SECTION 59. Gross income of a corporation in liquidation. — When a corporation is dissolved, its affairs are usually wound up by a receiver or trustee in dissolution. The corporate existence is continued for the purpose of liquidating the assets and paying the debts, and such receiver or trustee stands in the stead of the corporation for such purposes. Any sales of property by them are to be treated as if made by the corporation for the purpose of ascertaining the gain or loss.
SECTION 60. Gross income of foreign corporations. — The gross income of a foreign corporation subject to tax consists of its gross income from sources within the Philippines. Gross income from sources within the Philippines, as applied to foreign corporations, shall include interest received on bonds, notes, or other interest-bearing obligations issued by residents, corporate or otherwise, as well as income derived from dividends on the capital stock or from the net earnings of domestic or resident foreign corporations, joint stock companies, associations, or insurance companies, dividends from other foreign corporations to the extent provided in Section 37 of the Code, and likewise income from rentals and royalties from all sources within the Philippines.
(Section 29(b) of the Code)
SECTION 61. Exclusions from gross income. — The term "gross income" as used in the Act does not include those items of income exempted by statute or by fundamental law. Such tax-free income should not be included in the income tax return unless information regarding it is specifically called for. The exclusion of such income should not be confused with the reduction of gross income by the application of allowable deductions.
SECTION 62. Proceeds of insurance. — The proceeds of life-insurance policies, paid by reason of the death of an insured to his estate or to any beneficiary (individual, partnership, or corporation, but not a transferee for a valuable consideration), directly or in trust, are excluded from the gross income of the beneficiary. It is immaterial whether the proceeds are received in a single sum or in installments. If, however, such proceeds are held by the insurer under an agreement to pay interest thereon, the interest payments must be included in gross income. Amounts received (other than amounts paid by reason of the death of the insured and interest payments on such amounts) under a life insurance, endowment, or annuity contract are excluded from gross income but, if such amounts (when added to amounts received before the taxable year under such contract) exceed the aggregate premiums or consideration paid (whether or not paid during the taxable year) then the excess shall be included in gross income. However, in the case of a transfer for a valuable consideration, by assignment or otherwise, of a life insurance, endowment, or annuity contract, or any interest therein, only the actual value of such consideration and the amount of the premiums and other sums subsequently paid by the transferee are exempt from taxation.
SECTION 63. Amounts received as compensation for injuries or sickness. — The amounts received by an insured or his estate or beneficiaries through accident or health insurance or under workmen's compensation acts as compensation for personal injuries or sickness are excluded from the gross income of the insured, his estate, and other beneficiaries. Any damages recovered by suit or agreement on account of such injuries or sickness are similarly excluded from the gross income of the individual injured or sick, if living, or of his estate or other beneficiaries entitled to receive such damages, if dead.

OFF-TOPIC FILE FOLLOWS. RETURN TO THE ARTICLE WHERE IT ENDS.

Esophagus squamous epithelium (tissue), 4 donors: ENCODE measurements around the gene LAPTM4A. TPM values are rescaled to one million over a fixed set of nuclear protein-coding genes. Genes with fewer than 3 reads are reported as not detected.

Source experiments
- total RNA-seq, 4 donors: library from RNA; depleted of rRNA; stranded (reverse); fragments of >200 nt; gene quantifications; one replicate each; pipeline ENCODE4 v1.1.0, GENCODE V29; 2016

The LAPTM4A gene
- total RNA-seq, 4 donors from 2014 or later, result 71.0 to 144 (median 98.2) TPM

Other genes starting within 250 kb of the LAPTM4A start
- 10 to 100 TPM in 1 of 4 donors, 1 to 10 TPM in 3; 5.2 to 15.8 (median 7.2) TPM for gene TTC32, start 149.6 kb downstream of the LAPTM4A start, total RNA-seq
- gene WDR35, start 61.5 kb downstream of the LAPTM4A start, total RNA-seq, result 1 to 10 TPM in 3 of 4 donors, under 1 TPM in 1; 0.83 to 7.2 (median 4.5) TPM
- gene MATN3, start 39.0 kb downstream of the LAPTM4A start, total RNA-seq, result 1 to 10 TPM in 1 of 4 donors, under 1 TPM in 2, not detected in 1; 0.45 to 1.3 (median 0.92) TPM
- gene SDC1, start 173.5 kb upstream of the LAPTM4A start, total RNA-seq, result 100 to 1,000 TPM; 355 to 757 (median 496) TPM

SECTION 64. Gifts and bequests. — Property received as a gift or received under a will or testament or through legal succession, is exempt from the income tax, although the income therefrom or income derived from its investment, sale, or otherwise is not. An amount of principal paid under a marriage settlement is a gift. Neither alimony nor an allowance based on a separation agreement is taxable income.
(Section 30(a) of the Code)
SECTION 65. Business expenses. — Business expenses deductible from gross income include the ordinary and necessary expenditures directly connected with or pertaining to the taxpayer's trade or business. The cost of goods purchased for resale, with proper adjustment for opening and closing inventories, is deducted from gross sales is computing gross income. Among the items included in business expenses are management expenses, commissions, labor, supplies, incidental repairs, operating expenses of transportation, equipment used in the trade or business, traveling expenses while away from home solely in the pursuit of a trade or business, advertising and other selling expenses, together with insurance premiums against fire, storm, theft, accident, or other similar losses in the case of a business, and rental for the use of business property. A taxpayer is entitled to deduct the necessary expenses paid in carrying on his business from his gross income from whatever source.
SECTION 66. Traveling expenses. — Traveling expenses as ordinarily understood, include transportation expenses and meals and lodging. If the trip is undertaken for other than business purposes, the transportation expenses are personal expenses, and the meals and lodging are living expenses, and therefore, not deducible. If the trip is solely on business, the reasonable and necessary traveling expenses, including transportation expenses, meals and lodging, become business instead of personal expenses.